[Ip-health] ​Statement by the Union for Affordable Cancer Treatment on GlaxoSmithKline’s plans to license its patents on anti-cancer medicines to the Medicines Patent Pool.

Jamie Love james.love at keionline.org
Thu Apr 7 06:17:55 PDT 2016

---------- Forwarded message ----------
From: Jordan Jarvis <jordan at ncdaction.org>
To: ip-health at lists.keionline.org
Date: Wed, 06 Apr 2016 12:16:08 -0700
Subject: UACT Statement on GSK announcement to include anti-cancer agents
in the Medicines Patent Pool

Dear all,

Please find below and attached the Union for Affordable Cancer Treatment
(UACT) statement on the recent GSK announcement.


*​​Statement by the Union for Affordable Cancer Treatment on
GlaxoSmithKline’s plans to license its patents on anti-cancer medicines to
the Medicines Patent Pool.*

The Union for Affordable Cancer Treatment (UACT) welcomes the announcement
by GlaxoSmithKline (GSK
outlining a new and more flexible approach to patents and intellectual
property (IP) to increase access to medicines.

UACT in particular welcomes GSK’s plans to license patents to its oncology
products that are currently in development to the Medicines Patent Pool
(MPP) for use in developing countries.

UACT recognizes that many details need to be worked out to ensure GSK’s
announcement will be followed with successful negotiation of licenses with
a geographical territory and licensing terms that are acceptable and
effective in expanding access. It is significant and encouraging that GSK
is seeking collaboration with the MPP, a public health driven licensing
mechanism that has a proven track record of successfully concluding patent
license agreements for HIV and HCV. MPP agreements are transparent, include
requirements for ensuring the quality of medicines and do not attach
onerous restrictions on supply of generic products to countries that are
not included in the agreement.

The GSK announcement is a first step for cancer patient and it is now
important that other oncology companies follow suit. “There are existing
medicines that should be available to people with cancer in low- and
middle-income countries today, yet many patients will not receive them,”
says Dr. Miriam Mutebi, a breast surgical oncologist in Kenya. “Recently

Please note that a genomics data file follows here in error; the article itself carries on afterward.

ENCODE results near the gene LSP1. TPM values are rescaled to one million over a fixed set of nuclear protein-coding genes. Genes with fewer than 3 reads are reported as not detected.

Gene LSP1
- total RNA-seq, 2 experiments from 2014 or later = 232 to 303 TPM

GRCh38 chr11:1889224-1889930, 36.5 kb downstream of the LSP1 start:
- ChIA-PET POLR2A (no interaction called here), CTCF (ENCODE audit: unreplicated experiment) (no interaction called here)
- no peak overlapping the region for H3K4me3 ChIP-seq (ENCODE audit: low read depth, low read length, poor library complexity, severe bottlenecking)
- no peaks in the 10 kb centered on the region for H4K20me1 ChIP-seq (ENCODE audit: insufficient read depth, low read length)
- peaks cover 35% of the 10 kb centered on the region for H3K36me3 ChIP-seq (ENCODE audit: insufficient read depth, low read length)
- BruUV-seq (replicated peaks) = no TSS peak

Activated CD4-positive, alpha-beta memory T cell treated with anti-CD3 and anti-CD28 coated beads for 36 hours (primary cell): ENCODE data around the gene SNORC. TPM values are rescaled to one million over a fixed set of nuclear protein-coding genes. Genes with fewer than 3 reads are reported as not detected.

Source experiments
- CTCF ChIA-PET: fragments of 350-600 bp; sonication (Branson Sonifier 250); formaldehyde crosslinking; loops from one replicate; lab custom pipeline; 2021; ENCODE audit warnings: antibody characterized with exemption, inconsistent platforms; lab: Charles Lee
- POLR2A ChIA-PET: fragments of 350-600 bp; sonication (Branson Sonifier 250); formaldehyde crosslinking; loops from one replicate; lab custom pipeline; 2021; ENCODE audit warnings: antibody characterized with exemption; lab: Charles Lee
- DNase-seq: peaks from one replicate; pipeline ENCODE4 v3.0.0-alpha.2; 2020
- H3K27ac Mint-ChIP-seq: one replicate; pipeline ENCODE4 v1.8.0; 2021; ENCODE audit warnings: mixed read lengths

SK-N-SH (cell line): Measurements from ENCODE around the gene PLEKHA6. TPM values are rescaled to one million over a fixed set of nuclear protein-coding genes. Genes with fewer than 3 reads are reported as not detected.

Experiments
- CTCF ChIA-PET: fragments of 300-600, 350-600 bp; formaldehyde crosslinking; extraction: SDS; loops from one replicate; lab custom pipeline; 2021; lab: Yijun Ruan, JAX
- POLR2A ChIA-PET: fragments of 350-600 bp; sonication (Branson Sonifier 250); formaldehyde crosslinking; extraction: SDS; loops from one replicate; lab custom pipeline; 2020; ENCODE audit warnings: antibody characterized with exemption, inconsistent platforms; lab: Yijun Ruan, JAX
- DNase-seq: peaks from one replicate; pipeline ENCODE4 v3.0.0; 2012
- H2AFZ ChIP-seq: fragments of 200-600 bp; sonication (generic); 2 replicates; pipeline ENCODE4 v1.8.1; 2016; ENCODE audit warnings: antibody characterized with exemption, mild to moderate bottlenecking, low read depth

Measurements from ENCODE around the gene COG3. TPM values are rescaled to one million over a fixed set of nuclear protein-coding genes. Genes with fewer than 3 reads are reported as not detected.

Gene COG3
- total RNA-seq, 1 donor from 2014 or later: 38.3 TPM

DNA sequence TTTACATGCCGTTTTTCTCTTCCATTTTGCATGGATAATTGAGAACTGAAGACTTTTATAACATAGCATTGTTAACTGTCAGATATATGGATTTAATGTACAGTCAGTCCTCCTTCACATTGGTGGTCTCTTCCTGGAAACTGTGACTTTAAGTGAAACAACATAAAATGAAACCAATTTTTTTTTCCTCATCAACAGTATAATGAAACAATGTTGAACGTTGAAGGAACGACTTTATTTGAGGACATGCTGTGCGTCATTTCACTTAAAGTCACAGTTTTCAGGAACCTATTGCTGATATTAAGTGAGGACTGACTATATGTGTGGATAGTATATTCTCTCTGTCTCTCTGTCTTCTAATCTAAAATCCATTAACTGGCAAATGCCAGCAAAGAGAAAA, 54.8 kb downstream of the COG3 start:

the World Health Organization has included some new cancer medicines on the
Essential Medicines List, but their high prices remain an important

GSK CEO Sir Andrew Witty announced the new policy on 31 March at a meeting
of the UN High-Level Panel on Access to Medicines
<http://www.unsgaccessmeds.org/#homepage-1>. The Panel is considering over
170 proposals to increase access to medicines. Several of the submissions
<http://www.unsgaccessmeds.org/list-of-contribution/> made to the UNHLP in
March recommend licensing and patent pooling of new essential medicines
including oncology products.

UACT expects the High-Level Panel to act on proposals to progressively
delink R&D cost from medicines prices, which will lead to much needed
reforms in the way new medicines are developed. The GSK announcement should
be seen as one of the measures that are needed to address access problems
in the near term, while governments continue to work, in parallel, on the
implementation of more transformative reforms.

*CONTACT: *   Jordan Jarvis
                     Jordan at ncdaction.org*, *+1 (617) 637-9229

*ABOUT US:* The Union for Affordable Cancer Treatment (UACT) is an
international network of people who share the conviction that cancer
treatment and care should be available everywhere for everyone regardless
of gender, age, nationality, or financial resources. For more information
about UACT, please visithttp://cancerunion.org/about.html.


Jordan Jarvis | M.Sc.
Executive Director, Young Professionals Chronic Disease Network
Tw @ncdaction | www.ypchronic.org

Tel +1 (617) 637-9229 | Tw @jordandjarvis | Skype jordjarvis
jordan at ncdaction.org

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